ABCs of BPD (Build, Package and Deploy)

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Build Types

Private builds: A private build is described as an individual developer working in isolation (private workspace) who builds their code separate from others. The private build is typically against a baseline (or configuration) of code that changes regularly. Synchronizing recent changes (if this is appropriate) into the private workspace point in time the developer is testing against.

Integration build:  An integration build is described as individual code changes promoted into an integrated workspace and built together. If the result is a build with no errors that passes some (or all) level(s) of testing and meets the some (or all) level of requirements, the Integration build can be known as a test build or a release build. This is typically an evolutionary process. Integration builds may be continuous (e.g., nightly, weekly, etc.) since this may reduce the effort of merging individual code changes and uncovering build issues sooner. The project or development manager should track the changes going into a build (particularly as the release date approaches).

Test build (sometimes known as QA builds): A test build is described as an integration build with the goal of handing off the deliverables to the test team to validate the functionality against stated requirements (which we hope are documented!). Validation may include regression tests, performance tests, and eventually user acceptance tests (which may be done by customers of the product).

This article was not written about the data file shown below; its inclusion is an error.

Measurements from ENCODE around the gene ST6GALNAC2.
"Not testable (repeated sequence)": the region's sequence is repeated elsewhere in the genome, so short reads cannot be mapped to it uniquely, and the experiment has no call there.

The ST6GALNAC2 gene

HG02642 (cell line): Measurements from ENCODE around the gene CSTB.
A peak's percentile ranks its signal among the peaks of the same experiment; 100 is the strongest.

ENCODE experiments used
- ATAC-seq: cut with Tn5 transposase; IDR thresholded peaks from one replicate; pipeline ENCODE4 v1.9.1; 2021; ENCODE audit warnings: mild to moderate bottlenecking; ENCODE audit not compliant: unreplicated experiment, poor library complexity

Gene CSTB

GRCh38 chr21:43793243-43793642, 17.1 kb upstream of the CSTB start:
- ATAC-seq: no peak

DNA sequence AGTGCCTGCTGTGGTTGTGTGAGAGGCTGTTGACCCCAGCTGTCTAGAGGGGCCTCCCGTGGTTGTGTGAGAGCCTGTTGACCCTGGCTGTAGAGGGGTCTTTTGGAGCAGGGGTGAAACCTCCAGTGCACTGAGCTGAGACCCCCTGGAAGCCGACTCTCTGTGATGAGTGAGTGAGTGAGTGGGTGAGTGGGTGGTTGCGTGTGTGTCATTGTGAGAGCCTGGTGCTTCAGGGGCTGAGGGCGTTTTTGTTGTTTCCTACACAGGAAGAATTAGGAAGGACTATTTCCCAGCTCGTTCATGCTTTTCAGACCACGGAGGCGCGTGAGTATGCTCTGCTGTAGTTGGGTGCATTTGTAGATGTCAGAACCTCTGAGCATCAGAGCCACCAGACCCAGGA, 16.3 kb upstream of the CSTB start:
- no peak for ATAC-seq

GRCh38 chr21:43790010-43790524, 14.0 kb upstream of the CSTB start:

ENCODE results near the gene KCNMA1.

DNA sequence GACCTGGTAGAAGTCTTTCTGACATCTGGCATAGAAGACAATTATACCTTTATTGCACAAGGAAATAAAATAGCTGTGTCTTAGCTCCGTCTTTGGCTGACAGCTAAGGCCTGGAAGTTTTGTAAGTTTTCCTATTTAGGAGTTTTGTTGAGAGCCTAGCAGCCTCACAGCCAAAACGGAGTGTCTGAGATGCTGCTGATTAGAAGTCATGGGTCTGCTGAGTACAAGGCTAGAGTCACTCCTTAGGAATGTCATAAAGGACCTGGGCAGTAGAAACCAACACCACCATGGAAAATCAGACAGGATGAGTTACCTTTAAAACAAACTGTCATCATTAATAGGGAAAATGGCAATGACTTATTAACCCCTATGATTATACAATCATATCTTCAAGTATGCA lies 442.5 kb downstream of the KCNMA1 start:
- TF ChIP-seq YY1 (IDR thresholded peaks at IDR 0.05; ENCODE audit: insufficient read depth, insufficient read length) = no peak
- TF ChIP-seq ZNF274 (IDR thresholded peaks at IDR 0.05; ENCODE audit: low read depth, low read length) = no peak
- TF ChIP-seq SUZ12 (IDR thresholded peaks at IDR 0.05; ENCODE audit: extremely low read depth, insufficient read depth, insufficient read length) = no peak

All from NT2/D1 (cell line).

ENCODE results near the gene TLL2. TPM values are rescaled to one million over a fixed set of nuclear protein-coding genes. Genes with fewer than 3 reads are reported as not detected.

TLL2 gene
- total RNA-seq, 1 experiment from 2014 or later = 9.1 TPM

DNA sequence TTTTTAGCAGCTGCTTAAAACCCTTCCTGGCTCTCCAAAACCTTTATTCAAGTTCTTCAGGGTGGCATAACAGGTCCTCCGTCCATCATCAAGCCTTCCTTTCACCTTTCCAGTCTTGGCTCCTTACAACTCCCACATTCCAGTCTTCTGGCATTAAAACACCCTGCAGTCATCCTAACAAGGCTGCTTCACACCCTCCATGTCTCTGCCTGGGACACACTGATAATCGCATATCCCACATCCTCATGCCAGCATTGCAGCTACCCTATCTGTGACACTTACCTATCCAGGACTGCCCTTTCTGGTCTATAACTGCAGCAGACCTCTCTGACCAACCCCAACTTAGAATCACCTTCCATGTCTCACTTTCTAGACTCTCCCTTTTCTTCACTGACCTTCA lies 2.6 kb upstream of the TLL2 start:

Release build:  A release build is described as an Integration build with the goal of being released into production. It should have met the test criteria so it is now release ready and can be shipped to the customer. Effectively, a release build always starts as an integration build and follows the same build process. The Integration build will meet a milestone level of completeness (test build) and then the full  requirements (release build). In many cases, a project team may not call it the Release build until they know that it has tested correctly. This is why it is important to label the build items after a successful build especially as the team approaches the release date. Also, in some cases as the release date is approached, all builds are called Release builds in hopes that one of them will pass appropriate tests and be deemed ready for release.

About the author

Mario  Moreira's picture Mario Moreira

<strong>Mario Moreira</strong> is a Columnist for the CM Journal, a writer for the Agile Journal, an Author, an Agile and CM expert for CA, and has worked in the CM field since 1986 and in the Agile field since 1998. He has experience with numerous CM technologies and processes and has implemented CM on over 150 applications/products, which include establishing global SCM infrastructures. He is a certified ScrumMaster in the Agile arena having implemented Scrum and XP practices. He holds an MA in Mass Communication with an emphasis on communication technologies. Mario also brings years of Project Management, Software Quality Assurance, Requirement Management, facilitation, and team building skills and experience. Mario is the author of a new book entitled “<strong><a href="http://www.amazon.com/dp/0470746637?tag=cmf06-20&amp;camp=213761&amp;cre... Configuration Management for Agile Teams</a></strong>” (via Wiley Publishing). It provides an Agile Primer and a CM Primer, and how to adapt CM practices for Agile Teams. Mario is also the author of the CM book entitled, “<strong><a href="http://www.amazon.com/Software-Configuration-Management-Implementation-R... Configuration Management Implementation Roadmap.</a></strong>” It includes step-by-step guidance for implementing SCM at the organization, application, and project level with numerous examples. Also consider visiting Mario’s blog on CM for Agile and Agile adoption at <a href="http://cmforagile.blogspot.com/">http://cmforagile.blogspot.com/</a>.
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